3 Things I Wish I’d Known Before Moving Off-Grid
Many Americans dream of a simpler life off the grid, but due to work, family commitments or other reasons, not every person can make it happen.
However, for those who do make the move, they often find themselves wishing they’d known more before taking the plunge. Here are some common things many off-gridders wish they’d known more about before moving off-grid.
1. The need for technical proficiency when moving off-grid
Most people moving off-grid rely on an alternative energy source. While the technology for these alternate power systems is continually improving, many off-gridders on a budget have used equipment that’s been around for a while—and these older systems often require some level of technical proficiency to operate and maintain.
One common power source is solar. This technology has become a lot more reliable and affordable over the past 15 years, and is a great choice for off-the-grid power. New systems, properly programmed with sealed battery storage units that require no maintenance, can provide trouble-free power for years. Again, however, many off-gridders have older systems, and maintenance is needed.
Another common source of power is diesel. But while diesel generators are workhorses, the smallest issue can make them stop running. From a frayed electrical wire to broken belt or the fracture of a small metal component, minor issues can cause the power to stop flowing.
Other alternative power sources, like hydraulic or wind, have not smoothly made the transition from industrial strength to single-home size. These systems have a lot of moving parts, and a good knowledge of them is key to keep them running smoothly.
2. Get to know the neighbors
A lot of people escaping the crowding and fast pace of modern society want to be left alone. While some have the resources to live far away from cities on hundreds of acres, most first-time off-gridders live closer to town on a few acres. This usually means that you’ll have neighbors and possibly be part of a community of like-minded individuals. So it’s important to get to know your neighbors and try to get along with them. And keep in mind that while living off-grid in a rural area is your dream, some of your neighbors may have lived there all their lives, and would like nothing better than to move to a city. However, family commitments or destitution may make that impossible. So many first-time off-gridders wish they’d made more of an initial effort to get to know their neighbors and live with them in peace.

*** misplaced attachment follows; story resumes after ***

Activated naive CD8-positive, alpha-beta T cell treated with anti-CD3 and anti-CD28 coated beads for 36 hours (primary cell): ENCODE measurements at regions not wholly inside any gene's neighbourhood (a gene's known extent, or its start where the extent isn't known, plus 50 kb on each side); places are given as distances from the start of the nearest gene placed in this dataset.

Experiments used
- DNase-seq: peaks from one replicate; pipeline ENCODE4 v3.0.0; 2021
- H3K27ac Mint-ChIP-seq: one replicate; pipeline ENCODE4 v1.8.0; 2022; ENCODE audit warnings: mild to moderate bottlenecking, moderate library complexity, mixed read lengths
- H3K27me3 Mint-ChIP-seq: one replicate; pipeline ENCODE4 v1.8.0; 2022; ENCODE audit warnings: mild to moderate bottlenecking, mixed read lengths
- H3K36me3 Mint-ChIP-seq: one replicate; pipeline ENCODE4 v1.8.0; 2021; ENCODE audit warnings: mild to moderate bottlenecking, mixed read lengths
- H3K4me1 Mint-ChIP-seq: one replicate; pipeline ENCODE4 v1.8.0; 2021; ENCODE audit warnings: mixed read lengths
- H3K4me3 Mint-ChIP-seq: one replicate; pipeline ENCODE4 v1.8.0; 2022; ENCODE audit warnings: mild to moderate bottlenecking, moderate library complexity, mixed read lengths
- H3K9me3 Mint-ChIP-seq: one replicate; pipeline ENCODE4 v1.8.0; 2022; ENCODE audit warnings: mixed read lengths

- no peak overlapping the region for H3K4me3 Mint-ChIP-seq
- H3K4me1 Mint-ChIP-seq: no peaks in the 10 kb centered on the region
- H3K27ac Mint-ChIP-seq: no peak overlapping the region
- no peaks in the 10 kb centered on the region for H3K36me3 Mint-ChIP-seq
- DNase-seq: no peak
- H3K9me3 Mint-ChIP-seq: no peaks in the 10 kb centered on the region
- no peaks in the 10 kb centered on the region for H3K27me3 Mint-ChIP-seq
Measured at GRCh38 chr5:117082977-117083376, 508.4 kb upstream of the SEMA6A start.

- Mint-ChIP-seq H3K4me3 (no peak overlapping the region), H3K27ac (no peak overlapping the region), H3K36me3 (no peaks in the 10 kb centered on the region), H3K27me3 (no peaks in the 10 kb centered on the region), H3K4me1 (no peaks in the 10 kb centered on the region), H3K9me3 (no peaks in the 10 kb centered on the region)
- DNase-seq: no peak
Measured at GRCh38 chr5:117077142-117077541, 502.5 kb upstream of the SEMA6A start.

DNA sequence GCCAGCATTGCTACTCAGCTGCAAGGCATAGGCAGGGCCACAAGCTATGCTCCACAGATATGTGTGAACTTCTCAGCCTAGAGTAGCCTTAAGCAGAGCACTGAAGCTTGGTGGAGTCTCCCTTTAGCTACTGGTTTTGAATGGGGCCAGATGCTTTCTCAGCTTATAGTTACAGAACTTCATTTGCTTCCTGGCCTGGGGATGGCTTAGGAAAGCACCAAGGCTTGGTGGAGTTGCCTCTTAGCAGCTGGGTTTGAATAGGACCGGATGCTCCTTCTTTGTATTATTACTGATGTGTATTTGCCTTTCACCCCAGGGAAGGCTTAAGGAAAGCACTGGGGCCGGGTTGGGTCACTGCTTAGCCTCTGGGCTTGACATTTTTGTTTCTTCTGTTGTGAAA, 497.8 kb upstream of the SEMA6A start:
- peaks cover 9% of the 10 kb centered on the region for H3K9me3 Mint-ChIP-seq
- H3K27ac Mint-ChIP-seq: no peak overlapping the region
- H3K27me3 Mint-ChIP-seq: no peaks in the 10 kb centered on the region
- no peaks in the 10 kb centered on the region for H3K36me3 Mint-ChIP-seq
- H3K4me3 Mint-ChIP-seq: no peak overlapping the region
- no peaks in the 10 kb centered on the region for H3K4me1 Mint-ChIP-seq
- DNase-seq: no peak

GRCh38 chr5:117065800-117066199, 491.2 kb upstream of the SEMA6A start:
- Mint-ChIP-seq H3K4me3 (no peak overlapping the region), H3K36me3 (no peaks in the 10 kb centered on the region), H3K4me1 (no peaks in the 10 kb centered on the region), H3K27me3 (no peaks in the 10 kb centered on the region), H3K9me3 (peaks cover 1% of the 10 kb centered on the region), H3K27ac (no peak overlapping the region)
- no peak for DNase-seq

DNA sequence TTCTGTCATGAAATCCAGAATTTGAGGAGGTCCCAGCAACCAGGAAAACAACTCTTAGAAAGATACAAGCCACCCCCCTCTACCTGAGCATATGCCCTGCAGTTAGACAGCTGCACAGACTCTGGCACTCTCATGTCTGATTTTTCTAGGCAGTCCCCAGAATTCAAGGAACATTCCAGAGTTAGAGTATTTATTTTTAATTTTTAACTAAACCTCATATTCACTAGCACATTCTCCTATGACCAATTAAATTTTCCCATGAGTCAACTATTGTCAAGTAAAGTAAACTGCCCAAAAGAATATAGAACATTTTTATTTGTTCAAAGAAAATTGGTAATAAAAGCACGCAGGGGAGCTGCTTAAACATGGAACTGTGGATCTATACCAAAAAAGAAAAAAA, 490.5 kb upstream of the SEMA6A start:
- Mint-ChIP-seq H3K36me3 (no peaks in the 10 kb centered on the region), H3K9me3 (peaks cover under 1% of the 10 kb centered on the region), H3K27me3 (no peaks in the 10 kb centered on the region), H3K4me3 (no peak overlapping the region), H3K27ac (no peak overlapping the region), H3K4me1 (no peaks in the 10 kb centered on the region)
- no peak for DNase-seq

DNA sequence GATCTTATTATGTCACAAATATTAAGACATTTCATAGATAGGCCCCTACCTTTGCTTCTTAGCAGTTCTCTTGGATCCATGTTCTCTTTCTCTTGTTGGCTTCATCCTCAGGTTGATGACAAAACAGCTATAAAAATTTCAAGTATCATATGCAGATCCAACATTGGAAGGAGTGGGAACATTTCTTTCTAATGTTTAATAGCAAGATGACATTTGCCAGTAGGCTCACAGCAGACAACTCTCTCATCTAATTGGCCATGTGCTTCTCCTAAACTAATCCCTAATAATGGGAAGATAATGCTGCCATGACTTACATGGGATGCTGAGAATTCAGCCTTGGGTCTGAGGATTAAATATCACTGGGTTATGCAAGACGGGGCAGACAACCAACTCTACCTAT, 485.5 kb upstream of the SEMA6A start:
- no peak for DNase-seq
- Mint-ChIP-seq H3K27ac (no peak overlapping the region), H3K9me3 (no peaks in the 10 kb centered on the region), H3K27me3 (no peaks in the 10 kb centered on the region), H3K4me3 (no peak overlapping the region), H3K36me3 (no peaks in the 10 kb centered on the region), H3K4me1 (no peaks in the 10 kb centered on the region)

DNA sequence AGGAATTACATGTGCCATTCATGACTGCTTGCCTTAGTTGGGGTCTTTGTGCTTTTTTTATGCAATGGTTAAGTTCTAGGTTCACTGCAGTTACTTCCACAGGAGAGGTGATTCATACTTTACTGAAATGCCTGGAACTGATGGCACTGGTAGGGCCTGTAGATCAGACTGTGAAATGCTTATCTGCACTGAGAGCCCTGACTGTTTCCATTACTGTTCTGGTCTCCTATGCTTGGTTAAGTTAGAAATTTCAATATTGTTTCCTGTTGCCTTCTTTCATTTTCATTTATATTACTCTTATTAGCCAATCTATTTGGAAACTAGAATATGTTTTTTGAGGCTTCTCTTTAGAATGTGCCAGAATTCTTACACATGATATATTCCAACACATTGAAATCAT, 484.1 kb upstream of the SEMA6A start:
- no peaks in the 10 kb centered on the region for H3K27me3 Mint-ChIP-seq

For example, often others living nearby used the uninhabited land you just bought. Maybe their favorite fishing hole is now on your property, or they’ve always picked the blueberries that grow naturally in your forest. What happens when they want to continue doing this? One option is to just say no, but keep in mind that this may cause some resentment. More important, however, is that as a first-timer, you may need help from those nearby that are accustomed to living a rural lifestyle. There’s no right answer to these types of issues, but like it or not, you’ll probably have neighbors and at some point may need their help.
3. Bartering basics
Closely related to living with neighbors is the concept of barter. Many rural communities use barter just as much as currency. For example, you may trade 30 chicken eggs for one of your neighbor’s raised rabbits. Or a neighbor will give you a pig if you help clear part of their land.
The key to bartering is having supplies or skills that others need, and the good news is that a lot of products can be made with sources readily available on the homestead. Examples include making candles, making soap, turning wood into charcoal, or tanning. Many first-time off-gridders wish they’d chosen a skill and incorporated the necessary space and other needs into planning the homestead.
No doubt, off-gridders love the life and would trade it for nothing, even though initially they may have struggled in the early years. They simply know life would have been easier at the outset if they’d known more about what they were getting into before moving off-grid.